Now, Class

Here’s the next piece in our examination of the way we write short stories. The prompts we had this time were: Blue sleeves, farmers market, pawn shop, indispensable, thoughts of a crash test dummy, summer.

The first thing that jumped off the page and inspired us was the line about “thoughts of a crash test dummy.” What exactly would a crash test dummy think about? That led us to contemplate what kind of discrimination it would face from other robots. (Can you tell we read a lot of science fiction?) After all, crash test dummies are essentially made to be destroyed. That sparked the thought of early Star Trek TOS stories where they presented prejudice in a way that the audience could relate to without challenging their real-world prejudices. The rest of the prompts quickly fell into place once we had that germ of a story. What came out of that contemplation is the story that follows….

 


Now, Class

by Orion T. Hunter, with Kyros Amphiptere

 

“Okay, you with the blue sleeves….” Professor Ian Carmody consulted his seating chart. Around him, the students in Finance 101 waved for recognition. “Ms. Trefell, where would you spend 100 credits?”

The young black woman stood. “At the farmers market! It’s even close to my dorm.” She thought for a moment. “I’d get some fresh veggies. Ooh, and that yummy honey the old lady sells. And I could really use a new scarf, my old one’s practically falling apart.” She smiled. “That would probably leave me just enough to grab one of Mr. Dewey’s fresh-made pizzas.”

“Tasty, I’m sure.” He laughed at her enthusiasm. “Next, um,” He glanced at the seating chart on his tablet computer. “Mr. Jackson.”

A thin man rose, his black hair so closely cut it looked more like a five o’clock shadow.

“I’d head straight for the pawn shop on Main. They’ve got a wedding ring that would be perfect for my sweetie.” His face reddened to the roots of his almost-non-existent hair. He peered around furtively. “Don’t any of you tell her. It’s a surprise.”

A female voice from the back row called, “That’s what you think. Carol’s been waiting for you to pop the question since the end of summer.” The laughter made Mr. Jackson duck his head.

Carmody huffed a laugh. “Well, I guess you’re on the right track then, young man. Who’d like to go next?” Scanning the raised arms, he selected a bright yellow hand. Craning his head to see around the massive football player between them, Professor Carmody blinked when the student came into view. “Yes, Mr. Senfoyl?”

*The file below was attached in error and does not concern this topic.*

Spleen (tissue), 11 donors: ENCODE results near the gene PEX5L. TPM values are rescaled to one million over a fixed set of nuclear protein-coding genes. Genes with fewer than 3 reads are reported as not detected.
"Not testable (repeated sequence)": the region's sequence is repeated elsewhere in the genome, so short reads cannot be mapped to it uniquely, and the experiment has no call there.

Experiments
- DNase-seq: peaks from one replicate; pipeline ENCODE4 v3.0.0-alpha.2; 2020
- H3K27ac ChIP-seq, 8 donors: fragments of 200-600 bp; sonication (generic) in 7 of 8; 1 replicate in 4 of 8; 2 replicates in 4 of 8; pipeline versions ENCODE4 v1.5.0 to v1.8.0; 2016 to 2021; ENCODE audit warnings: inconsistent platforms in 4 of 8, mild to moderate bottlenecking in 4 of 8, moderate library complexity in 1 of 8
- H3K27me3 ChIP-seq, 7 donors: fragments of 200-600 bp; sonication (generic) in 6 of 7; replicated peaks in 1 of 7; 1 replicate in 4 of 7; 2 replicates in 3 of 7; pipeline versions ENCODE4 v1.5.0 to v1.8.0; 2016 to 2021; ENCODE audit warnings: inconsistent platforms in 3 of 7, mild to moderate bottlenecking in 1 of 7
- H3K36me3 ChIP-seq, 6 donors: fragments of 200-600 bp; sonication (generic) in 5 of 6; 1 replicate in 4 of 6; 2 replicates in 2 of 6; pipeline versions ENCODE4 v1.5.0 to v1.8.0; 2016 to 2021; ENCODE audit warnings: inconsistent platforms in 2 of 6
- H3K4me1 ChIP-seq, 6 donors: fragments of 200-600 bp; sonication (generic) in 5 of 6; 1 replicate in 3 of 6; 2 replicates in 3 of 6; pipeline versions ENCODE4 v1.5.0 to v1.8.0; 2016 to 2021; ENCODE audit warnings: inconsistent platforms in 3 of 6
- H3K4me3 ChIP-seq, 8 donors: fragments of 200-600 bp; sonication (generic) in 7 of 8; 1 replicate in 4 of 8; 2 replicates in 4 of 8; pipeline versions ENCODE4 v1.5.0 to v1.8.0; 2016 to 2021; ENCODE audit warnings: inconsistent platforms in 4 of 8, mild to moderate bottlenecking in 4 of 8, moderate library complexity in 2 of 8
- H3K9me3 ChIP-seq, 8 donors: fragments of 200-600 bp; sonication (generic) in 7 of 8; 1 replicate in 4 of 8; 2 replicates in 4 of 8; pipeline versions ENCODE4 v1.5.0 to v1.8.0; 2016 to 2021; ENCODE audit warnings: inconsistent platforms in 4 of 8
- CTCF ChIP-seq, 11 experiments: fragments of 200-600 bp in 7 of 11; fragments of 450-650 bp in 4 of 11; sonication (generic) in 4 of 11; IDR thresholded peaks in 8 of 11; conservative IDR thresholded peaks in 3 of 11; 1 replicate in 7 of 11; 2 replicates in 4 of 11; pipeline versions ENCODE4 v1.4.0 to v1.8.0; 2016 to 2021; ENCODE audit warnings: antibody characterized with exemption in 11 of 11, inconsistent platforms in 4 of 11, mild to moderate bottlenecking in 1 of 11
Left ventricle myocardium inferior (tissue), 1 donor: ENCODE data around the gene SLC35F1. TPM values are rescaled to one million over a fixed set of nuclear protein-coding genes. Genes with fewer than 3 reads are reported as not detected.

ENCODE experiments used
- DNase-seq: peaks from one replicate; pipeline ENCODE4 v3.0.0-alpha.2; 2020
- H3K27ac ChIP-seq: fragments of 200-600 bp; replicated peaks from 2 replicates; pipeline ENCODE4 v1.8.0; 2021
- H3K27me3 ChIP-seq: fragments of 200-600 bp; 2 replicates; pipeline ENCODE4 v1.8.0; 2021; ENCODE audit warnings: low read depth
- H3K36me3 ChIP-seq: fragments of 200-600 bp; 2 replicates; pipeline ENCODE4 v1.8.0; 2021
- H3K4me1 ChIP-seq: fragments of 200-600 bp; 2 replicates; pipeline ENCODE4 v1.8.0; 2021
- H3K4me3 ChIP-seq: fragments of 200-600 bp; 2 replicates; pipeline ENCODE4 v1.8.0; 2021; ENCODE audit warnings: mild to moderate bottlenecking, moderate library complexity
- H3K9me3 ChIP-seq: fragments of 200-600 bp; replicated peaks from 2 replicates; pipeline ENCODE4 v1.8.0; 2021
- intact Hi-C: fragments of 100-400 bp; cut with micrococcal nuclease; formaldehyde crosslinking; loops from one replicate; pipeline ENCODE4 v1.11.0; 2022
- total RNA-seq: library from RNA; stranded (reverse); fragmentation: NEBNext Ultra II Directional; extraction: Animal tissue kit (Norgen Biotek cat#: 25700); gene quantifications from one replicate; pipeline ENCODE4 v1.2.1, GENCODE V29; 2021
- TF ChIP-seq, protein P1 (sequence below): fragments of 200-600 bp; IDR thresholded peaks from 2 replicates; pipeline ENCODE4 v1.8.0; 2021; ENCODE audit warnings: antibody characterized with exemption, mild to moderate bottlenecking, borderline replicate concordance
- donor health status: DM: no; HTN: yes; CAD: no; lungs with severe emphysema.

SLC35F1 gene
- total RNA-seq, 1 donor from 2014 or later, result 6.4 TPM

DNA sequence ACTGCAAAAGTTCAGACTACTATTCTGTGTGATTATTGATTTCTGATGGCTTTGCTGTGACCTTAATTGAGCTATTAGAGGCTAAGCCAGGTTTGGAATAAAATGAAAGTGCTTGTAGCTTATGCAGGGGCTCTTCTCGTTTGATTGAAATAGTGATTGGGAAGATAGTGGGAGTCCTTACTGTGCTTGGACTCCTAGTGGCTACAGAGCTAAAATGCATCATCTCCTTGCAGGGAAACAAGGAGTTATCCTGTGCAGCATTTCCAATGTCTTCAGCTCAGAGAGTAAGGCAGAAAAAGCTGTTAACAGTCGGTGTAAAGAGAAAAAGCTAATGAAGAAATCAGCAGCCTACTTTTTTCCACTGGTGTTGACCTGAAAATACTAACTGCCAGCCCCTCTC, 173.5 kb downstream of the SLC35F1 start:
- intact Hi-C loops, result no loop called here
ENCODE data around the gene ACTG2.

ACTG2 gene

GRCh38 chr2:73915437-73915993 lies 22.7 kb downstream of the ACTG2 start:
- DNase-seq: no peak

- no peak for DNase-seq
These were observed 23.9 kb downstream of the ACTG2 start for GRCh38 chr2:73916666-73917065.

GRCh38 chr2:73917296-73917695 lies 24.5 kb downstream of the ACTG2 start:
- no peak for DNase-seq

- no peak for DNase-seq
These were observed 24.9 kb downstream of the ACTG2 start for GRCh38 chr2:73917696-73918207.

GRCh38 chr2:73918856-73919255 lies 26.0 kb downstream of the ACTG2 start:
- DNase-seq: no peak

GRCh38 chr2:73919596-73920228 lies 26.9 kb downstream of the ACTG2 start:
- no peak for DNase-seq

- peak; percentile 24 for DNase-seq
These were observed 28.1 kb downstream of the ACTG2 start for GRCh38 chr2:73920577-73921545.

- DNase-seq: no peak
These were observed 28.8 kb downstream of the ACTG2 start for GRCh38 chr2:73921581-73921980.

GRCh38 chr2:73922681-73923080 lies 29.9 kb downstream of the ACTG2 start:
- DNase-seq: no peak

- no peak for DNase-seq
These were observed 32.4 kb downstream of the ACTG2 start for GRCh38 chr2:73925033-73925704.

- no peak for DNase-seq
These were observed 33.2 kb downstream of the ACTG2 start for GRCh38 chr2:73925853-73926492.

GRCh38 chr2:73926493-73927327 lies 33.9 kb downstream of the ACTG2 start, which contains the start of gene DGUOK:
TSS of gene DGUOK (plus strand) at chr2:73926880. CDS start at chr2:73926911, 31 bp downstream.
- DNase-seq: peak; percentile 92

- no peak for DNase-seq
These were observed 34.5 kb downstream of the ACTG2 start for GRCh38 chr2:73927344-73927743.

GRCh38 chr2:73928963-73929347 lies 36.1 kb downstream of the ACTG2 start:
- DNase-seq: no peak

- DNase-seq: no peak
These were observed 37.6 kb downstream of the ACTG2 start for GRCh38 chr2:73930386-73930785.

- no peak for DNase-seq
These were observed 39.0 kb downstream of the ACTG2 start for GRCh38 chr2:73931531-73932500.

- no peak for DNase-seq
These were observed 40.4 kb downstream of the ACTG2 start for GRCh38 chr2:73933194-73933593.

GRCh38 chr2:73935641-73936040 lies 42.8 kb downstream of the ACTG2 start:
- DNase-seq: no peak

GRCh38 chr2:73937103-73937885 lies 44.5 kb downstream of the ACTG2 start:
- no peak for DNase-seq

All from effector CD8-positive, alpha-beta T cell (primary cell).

The student in yellow and black stood uncertainly.

“And what would you do with 100 credits?” Carmody prompted.

The student hesitated before speaking. “I know exactly what I’d spend it on, sir. A new paint job. For me.”

Professor Carmody nodded, smoothing a hand across his hairless head. “So that you could fit in better?”

Senfoyl straightened, thrusting out his chin. “Yes, sir.”

The normal background chatter of the classroom ceased abruptly.

The bell rang, shattering the silence.

Carmody raised his voice. “Wait! I want you to keep a diary of every credit you spend between now and class next Thursday.” He waved toward the door. “Dismissed.”

The room filled with the sounds of fifty students rushing to be somewhere else.

Pointing at the student in the yellow jumper, he asked, “Mr. Senfoyl, would you please join me?”

Mr. Senfoyl stopped midway to the door. He nervously approached the professor’s desk.

“Yes, sir?”

“Are you certain you want to give up your robotic heritage just to fit in?”

Senfoyl’s yellow head bobbed. “Oh, yes. If I was silver, like you, everyone would accept me as just another robot. All the students think I’m an imbecile, or worse, they ignore me completely. Some of the teachers make fun of me too.”

“Teachers?” Carmody’s head whirred for an instant. “Interaction with your teachers is an indispensable part of your education. I’d advise you to take this problem to the Regents. It’s our job as teachers and administrators at this college to ensure everyone gets a good education.”

The professor’s voice softened. “It wasn’t very long ago that humans felt the same way about robots like me. Now, no one thinks anything about us running the educational system.”

Carmody put one steel arm around Senfoyl’s shoulders. “You wait. It won’t be long before former crash test dummies like yourself find a place in human society too.”

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